First Human Death Due to H3N8 Bird Flu Reported in China: WHO

First Human Death Due to H3N8 Bird Flu Reported in China: WHO

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First Human Death Due to H3N8 Bird Flu Reported in China: WHO
Source: Al Jazeera English

Recently, China reported its first human death due to H3N8 avian influenza. As per the World Health Organization (WHO), the woman possibly got infected from live poultry at a market. However, it stated that the risk of further spread is low. The virus is common in birds, yet it has not been detected in humans before 2020 when two cases were discovered in China. The 56-year-old woman had pre-existing conditions of cancer, and has been tested positive after getting admitted to the hospital with severe pneumonia in February. Additionally, the two other cases detected in China had also been exposed to the virus at live poultry trading sites. Although H3N8 avian influenza is known to circulate since 2002, it is less dangerous for wild birds and domestic poultry than the H5N1 bird flu pandemic.

It is critical to note that with the constantly evolving nature of the influenza virus, WHO highlights the importance of global surveillance to detect virologic, epidemiologic, and clinical changes that may impact human or animal health. Experts recommend conducting thorough market inspections for identifying and keeping track of novel influenza virus detection in animals and humans. Also, practicing good personal hygiene, such as washing hands, covering mouth and nose while sneezing, and cooking meat and eggs, can reduce the risk of infection.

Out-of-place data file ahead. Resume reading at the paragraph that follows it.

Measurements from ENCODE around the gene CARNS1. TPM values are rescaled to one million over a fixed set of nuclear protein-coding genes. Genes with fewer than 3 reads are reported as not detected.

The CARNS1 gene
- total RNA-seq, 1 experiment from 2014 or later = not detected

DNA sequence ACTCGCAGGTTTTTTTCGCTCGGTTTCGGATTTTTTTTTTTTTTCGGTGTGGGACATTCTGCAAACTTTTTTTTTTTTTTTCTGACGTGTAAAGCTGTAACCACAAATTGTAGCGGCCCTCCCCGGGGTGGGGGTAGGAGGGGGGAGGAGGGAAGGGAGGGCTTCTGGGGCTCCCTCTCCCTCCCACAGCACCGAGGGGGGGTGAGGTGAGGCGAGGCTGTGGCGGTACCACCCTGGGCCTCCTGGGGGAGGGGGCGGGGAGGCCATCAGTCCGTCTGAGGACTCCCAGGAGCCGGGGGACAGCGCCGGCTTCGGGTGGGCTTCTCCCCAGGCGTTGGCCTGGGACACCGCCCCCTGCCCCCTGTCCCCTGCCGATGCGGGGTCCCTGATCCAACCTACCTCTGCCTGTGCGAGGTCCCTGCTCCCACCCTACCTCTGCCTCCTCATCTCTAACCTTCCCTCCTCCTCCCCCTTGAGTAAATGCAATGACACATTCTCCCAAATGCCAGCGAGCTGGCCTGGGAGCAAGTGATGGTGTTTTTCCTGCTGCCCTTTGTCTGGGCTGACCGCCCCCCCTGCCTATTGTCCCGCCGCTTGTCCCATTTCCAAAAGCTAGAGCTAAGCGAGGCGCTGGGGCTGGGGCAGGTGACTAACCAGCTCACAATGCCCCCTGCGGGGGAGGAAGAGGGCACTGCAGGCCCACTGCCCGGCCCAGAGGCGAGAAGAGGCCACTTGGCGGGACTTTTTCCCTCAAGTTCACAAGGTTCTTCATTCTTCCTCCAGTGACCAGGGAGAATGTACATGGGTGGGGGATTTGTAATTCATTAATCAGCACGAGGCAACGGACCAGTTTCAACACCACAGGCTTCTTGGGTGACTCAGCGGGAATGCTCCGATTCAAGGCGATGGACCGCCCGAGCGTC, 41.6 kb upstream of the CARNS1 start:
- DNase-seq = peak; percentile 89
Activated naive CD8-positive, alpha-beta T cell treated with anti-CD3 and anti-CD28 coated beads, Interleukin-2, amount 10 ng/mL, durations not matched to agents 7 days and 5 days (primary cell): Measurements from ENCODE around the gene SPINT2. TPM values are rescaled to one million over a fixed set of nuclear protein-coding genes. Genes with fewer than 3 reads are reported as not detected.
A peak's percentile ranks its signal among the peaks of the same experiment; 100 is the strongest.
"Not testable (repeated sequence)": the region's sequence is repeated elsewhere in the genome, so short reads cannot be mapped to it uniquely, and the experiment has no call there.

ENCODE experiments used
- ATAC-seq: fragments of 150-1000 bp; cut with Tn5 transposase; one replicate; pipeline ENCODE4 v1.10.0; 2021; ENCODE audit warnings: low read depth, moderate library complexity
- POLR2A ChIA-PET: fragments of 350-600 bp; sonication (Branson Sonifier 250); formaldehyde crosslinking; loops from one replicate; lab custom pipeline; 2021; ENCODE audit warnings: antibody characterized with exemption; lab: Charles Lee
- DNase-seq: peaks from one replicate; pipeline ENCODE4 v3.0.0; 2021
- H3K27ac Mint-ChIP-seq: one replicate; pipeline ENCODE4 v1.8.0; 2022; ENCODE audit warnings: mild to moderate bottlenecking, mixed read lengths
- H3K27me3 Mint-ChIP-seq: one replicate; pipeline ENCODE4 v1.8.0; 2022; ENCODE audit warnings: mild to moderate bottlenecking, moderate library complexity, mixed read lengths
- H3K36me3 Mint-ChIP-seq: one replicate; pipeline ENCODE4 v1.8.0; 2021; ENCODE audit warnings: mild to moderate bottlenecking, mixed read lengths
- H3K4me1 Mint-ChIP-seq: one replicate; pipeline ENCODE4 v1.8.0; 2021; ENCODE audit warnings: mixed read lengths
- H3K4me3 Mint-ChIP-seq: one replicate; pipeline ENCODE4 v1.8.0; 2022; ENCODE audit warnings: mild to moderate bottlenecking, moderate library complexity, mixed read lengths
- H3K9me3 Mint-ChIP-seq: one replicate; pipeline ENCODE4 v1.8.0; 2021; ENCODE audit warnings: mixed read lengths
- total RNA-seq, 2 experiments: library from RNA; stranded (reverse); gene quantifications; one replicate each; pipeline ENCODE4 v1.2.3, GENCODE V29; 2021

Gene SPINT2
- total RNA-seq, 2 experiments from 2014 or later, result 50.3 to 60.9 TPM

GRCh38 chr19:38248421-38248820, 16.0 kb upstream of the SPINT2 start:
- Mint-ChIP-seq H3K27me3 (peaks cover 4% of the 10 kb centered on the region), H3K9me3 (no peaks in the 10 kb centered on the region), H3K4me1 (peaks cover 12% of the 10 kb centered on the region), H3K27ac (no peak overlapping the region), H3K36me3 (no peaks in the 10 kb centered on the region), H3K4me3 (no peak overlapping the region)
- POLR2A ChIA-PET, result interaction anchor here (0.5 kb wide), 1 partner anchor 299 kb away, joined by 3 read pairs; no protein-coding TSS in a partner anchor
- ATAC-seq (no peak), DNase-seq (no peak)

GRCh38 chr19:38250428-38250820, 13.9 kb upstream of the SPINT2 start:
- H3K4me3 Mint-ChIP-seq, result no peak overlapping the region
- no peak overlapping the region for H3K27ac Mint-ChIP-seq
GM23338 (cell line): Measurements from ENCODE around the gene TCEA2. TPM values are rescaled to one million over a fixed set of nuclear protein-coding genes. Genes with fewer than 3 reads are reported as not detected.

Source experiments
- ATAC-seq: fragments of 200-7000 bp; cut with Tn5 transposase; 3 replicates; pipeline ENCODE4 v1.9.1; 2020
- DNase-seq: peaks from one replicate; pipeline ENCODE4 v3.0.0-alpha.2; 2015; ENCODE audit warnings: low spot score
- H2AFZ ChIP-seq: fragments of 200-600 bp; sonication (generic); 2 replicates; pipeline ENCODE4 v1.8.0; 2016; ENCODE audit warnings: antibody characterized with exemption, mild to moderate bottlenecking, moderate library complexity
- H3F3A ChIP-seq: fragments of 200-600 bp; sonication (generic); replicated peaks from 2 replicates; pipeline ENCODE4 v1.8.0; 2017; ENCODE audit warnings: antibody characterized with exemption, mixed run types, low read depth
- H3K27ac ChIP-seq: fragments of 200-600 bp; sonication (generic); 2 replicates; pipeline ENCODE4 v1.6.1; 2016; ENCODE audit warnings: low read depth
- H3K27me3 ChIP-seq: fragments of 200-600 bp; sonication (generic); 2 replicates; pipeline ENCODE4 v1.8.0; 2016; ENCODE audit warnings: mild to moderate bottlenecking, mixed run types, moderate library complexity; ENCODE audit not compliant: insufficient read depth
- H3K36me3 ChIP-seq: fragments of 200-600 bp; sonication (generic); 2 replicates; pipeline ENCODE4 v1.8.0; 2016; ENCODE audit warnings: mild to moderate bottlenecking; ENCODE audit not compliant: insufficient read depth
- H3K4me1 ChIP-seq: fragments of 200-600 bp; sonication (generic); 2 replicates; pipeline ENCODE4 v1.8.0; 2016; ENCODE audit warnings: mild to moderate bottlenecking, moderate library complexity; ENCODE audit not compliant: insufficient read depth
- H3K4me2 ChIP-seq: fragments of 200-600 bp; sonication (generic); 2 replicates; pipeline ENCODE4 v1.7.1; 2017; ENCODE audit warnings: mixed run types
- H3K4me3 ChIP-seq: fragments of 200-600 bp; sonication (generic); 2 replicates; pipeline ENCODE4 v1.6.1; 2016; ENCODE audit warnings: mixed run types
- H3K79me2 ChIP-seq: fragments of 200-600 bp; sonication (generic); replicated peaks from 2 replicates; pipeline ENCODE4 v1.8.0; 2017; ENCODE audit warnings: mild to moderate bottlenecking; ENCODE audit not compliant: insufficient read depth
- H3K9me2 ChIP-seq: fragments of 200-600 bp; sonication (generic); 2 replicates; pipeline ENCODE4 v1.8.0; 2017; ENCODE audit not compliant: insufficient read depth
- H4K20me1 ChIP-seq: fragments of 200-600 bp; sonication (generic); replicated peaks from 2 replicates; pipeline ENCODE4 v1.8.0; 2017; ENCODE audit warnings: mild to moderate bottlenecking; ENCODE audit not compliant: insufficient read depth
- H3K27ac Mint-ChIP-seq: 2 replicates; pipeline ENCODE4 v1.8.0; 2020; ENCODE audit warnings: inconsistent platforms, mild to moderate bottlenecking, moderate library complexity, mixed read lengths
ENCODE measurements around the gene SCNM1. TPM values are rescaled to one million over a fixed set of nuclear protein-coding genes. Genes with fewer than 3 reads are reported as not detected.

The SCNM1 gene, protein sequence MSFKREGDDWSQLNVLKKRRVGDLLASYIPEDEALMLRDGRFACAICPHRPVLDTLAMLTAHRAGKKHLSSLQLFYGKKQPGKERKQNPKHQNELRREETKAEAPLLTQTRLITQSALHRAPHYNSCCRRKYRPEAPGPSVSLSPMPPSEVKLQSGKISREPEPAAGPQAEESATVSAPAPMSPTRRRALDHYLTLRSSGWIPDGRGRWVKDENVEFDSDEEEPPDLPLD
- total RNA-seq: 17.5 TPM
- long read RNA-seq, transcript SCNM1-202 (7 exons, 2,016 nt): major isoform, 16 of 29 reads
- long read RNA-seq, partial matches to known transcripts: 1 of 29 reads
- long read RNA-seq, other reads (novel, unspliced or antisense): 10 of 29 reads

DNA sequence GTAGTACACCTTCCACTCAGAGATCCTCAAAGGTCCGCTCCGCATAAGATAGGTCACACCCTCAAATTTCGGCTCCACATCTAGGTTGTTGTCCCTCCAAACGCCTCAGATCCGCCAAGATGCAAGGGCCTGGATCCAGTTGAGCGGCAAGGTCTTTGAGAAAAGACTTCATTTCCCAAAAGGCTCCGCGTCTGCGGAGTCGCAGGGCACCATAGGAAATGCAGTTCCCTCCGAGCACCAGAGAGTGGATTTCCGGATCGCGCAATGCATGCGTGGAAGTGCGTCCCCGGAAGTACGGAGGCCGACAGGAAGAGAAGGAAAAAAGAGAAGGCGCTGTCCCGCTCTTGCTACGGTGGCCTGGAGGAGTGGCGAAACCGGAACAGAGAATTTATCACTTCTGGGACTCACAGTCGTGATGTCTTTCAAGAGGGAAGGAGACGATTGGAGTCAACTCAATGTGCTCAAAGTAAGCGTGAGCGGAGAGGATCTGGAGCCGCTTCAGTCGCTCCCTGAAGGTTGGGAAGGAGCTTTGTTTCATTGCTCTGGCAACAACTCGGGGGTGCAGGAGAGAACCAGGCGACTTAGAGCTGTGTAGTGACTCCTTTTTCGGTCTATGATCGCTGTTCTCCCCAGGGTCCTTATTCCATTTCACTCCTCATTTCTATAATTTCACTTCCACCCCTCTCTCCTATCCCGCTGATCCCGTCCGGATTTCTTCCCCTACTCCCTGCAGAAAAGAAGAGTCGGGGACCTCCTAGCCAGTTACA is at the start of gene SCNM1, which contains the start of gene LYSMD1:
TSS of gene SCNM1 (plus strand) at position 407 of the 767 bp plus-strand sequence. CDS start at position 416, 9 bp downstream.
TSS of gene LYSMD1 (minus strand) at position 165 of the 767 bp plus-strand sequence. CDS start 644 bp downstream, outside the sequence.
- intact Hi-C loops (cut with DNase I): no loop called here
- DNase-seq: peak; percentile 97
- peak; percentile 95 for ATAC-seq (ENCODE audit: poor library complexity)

In comparison to H5N1 which has devastated wild and poultry birds worldwide, H3N8 cannot quickly bind with lung receptors in humans, and hence, infects only poultry workers who inhale contaminated faecal dust. Scientists emphasize the detection of virologic changes in H3N8 bird flu in animals at an early stage, animal owners should ensure restricted or no-contact amid humans, and avoid raw consumption of animal products or use and ensure proper cooking of the same. Prompt and strict containment of affected animals is essential to limit the human-avian interface and prevent the risk of infection transfer.

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